If one more writer talks about “their process,” I’m going to split a gut. Can one split a gut? I guess any part of the body can be split. I had a root canal this week, so blood and splitting (and spitting) are on my mind.
It’s just this: it gets so sickening and redundant to hear writers going on about how they write a story, how they write a poem. They remind me of acupuncturists.
When I had a back injury that didn’t heal after almost two years, after trying every form of therapy, I went to an acupuncturist. Her treatment room was filled with charts showing pin-points of points on the body, plus other items that seemed to contain an abundance of silken tassels. I never did figure out what the tassels had to do with acupuncture. But I figured out it was a stage set, of sorts. If she had led me into a sterile room, without the piped-in New Age music, without the candles and the mystical dodads lying about, perhaps I would feel short-changed. Perhaps I would feel my acupuncture was less about chakras, and more about sticking a needle into a place that sends a signal to the brain to stop pain. It’s that simple.
It helped me hugely, the acupuncture. But I didn’t need to have all the extra ornaments. She could have put me down on the grass and stuck in the needles and I would have had the same result.
This is what writers do about their process. They get caught up in silken tassels, the charts with the pin-points, lighting candles, saying a prayer… it just goes on and on.
And on and on.
When the simple truth of writing is telling the simple truth of the moment.
Now, I’ll admit there is one ornament a writer clearly needs in their arsenal: an imagination. Without that, well, good luck to you. There are people writing like crazy who have limited imagination. You can see it easily enough when you read their material. They like to call out on their “process,” which is a kind of smoke screen for “nothing much is happening in my northern hemisphere.”
Well, I’m truly sorry about that.
Because whenever I hear someone say I want to be a writer, it makes me nearly retch. I think to myself, “Who the fuck wants to be a writer?!”
If we’re going to talk want, well I want to go to medical school. I want to make money. I want to be appreciated. I want to save lives. Those are things I want.
Then there is writing. Art. You don’t get to decide, it does. It chooses. You don’t choose.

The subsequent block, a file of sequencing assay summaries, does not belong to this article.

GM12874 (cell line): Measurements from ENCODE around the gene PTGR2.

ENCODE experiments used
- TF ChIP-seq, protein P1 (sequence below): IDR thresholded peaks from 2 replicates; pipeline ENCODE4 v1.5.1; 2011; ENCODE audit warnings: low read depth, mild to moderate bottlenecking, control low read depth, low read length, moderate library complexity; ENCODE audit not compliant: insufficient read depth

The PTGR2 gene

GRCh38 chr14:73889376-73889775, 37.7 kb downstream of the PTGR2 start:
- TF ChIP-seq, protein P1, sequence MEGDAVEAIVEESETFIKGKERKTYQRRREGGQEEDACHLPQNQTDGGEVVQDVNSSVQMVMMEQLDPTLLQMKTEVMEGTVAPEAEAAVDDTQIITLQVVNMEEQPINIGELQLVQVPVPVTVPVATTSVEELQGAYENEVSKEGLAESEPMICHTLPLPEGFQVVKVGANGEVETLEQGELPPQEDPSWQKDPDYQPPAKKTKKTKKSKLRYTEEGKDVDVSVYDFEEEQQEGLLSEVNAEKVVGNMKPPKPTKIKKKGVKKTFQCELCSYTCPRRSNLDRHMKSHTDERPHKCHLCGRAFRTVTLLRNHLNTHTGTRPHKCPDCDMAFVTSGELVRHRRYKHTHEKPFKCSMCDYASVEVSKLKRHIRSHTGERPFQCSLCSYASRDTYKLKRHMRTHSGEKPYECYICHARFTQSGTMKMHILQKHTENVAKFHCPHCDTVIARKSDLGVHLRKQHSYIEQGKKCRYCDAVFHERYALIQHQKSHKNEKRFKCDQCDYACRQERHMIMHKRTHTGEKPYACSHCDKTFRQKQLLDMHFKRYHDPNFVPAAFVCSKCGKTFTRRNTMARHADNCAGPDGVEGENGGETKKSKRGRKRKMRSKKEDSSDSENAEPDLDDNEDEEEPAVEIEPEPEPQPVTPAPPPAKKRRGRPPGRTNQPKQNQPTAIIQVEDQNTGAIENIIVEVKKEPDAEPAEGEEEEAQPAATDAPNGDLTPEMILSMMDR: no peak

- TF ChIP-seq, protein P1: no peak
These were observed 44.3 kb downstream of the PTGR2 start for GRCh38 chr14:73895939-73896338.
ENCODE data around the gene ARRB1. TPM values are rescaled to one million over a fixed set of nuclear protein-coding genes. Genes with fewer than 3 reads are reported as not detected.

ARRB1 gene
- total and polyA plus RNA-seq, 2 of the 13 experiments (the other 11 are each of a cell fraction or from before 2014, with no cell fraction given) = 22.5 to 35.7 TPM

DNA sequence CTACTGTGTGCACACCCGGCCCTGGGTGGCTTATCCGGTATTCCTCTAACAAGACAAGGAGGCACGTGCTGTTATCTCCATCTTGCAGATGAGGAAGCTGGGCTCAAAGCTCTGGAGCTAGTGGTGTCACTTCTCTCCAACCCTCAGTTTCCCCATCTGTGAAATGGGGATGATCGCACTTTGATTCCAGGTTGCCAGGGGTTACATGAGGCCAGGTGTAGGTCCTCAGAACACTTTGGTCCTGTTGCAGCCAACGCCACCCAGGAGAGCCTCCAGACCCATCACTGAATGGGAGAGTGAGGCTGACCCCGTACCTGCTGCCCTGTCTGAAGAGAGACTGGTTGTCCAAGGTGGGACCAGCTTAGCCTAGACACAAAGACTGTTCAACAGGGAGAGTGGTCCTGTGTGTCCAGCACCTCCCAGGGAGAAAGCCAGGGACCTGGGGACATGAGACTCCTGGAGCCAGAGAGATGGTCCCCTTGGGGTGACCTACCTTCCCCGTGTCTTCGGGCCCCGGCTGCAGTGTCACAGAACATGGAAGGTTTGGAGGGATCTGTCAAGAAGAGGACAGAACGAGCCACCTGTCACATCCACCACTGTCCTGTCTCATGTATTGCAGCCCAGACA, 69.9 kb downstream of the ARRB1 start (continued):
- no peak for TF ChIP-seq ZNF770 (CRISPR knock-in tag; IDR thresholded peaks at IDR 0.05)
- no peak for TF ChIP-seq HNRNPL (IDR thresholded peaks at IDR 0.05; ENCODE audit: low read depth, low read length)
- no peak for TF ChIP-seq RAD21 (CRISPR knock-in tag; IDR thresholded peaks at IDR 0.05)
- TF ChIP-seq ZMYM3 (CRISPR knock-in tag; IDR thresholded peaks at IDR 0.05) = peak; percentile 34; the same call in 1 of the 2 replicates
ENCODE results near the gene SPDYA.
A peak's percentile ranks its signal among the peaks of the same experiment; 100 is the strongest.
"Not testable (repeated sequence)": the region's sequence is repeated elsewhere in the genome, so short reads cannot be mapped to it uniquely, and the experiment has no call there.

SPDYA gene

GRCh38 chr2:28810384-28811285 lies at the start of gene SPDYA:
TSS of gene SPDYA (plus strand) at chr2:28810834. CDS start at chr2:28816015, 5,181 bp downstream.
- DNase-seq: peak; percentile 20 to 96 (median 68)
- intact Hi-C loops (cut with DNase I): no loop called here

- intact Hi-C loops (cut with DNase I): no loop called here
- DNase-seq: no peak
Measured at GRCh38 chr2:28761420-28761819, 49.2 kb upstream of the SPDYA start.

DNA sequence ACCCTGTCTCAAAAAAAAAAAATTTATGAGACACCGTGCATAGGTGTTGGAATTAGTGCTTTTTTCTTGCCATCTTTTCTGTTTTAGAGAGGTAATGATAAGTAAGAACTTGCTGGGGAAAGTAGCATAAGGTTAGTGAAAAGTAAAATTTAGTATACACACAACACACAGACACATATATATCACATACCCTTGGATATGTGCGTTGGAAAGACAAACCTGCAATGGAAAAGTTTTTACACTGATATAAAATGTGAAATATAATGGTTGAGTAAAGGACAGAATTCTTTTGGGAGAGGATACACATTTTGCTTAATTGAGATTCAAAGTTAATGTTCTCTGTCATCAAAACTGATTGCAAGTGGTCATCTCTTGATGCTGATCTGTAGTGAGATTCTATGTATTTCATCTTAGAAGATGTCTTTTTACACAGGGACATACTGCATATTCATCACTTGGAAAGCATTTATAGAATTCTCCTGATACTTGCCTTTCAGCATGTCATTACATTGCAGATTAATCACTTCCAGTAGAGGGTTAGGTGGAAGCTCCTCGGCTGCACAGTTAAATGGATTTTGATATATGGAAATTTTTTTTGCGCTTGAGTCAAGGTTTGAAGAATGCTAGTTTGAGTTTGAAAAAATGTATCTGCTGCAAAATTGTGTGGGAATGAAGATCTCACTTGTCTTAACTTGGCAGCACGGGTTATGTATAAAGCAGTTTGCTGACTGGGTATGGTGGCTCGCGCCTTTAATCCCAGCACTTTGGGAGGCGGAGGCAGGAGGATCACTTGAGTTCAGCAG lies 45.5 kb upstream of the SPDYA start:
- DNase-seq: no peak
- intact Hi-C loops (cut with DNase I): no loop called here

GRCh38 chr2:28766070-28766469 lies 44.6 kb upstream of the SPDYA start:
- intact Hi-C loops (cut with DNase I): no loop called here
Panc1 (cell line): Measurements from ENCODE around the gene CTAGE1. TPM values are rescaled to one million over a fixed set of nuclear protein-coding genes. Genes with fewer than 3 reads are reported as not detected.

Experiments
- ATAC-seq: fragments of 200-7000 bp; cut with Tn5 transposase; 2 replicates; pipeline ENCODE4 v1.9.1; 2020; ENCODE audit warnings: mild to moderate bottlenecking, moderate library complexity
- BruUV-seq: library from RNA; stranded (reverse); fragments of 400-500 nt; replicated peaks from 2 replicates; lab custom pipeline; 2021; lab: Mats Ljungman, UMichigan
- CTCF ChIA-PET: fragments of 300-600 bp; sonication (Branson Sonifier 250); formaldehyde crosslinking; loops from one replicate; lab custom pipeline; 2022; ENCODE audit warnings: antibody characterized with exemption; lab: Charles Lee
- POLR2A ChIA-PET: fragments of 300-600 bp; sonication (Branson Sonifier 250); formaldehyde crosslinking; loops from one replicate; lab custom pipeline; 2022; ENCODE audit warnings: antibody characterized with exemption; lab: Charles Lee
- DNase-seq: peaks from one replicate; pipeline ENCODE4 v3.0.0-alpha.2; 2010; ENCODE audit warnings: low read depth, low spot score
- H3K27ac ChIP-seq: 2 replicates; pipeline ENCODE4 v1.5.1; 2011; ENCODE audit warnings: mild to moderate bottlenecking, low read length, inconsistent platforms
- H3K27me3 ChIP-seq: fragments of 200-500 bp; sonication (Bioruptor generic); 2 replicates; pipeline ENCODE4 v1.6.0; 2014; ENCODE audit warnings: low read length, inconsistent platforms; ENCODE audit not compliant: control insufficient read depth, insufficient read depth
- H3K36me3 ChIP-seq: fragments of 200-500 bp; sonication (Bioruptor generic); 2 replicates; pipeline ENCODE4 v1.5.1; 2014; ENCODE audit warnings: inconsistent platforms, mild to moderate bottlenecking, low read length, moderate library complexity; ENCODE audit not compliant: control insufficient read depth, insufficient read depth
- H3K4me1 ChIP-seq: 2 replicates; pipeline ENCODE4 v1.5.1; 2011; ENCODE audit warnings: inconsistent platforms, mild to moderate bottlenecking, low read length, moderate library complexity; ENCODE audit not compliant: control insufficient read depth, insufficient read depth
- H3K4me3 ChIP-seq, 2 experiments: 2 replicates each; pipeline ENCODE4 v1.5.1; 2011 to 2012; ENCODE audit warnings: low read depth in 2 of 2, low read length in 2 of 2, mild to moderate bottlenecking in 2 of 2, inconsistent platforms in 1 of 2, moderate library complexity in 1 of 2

When I hear any art form (yes, creative writing is actually an art form) being discussed as if it were, for instance, a course in accounting, well it becomes a bit much.
Those people who sit down every day without making it into performance art, but simply plop their butt in the chair and start to type the first thing that streams through their unconscious mind? Those are the writers. They have a story to tell. They will take you on a journey.
The rest? The rest should feel blessed. They should go to med school or do something that will allow them to pay the bills, take vacations, buy a house, have a life.
Art – writing, acting, music, painting, sculpture and the like – are similar to tiny implanted chips. Some of us get born with them, and some do not. I still haven’t figured out if they’re a curse or a blessing. It is what it is. And if by some miracle you make some money off your art, then you have been doubly blessed. As the Chinese say, you have received Double Happiness.
Don’t talk about your process. Just live it, and let the results speak for themselves.
Susan Tepper is the author of four published books of fiction and a chapbook of poetry. Her current title, The Merrill Diaries, (Pure Slush Books, 2013) is a novel in stories. Tepper has been nominated 9 times for the Pushcart, and one time for a Pulitzer Prize in fiction. She is also a named-finalist in story/South Million Writers Award for 2014. FIZZ, her reading series at KGB Bar in NYC, has been sporadically ongoing for six or seven years now. Tepper writes the author/books Interview series UNCOV/rd at Flash Fiction Chronicles. You can find her online at susantepper.com.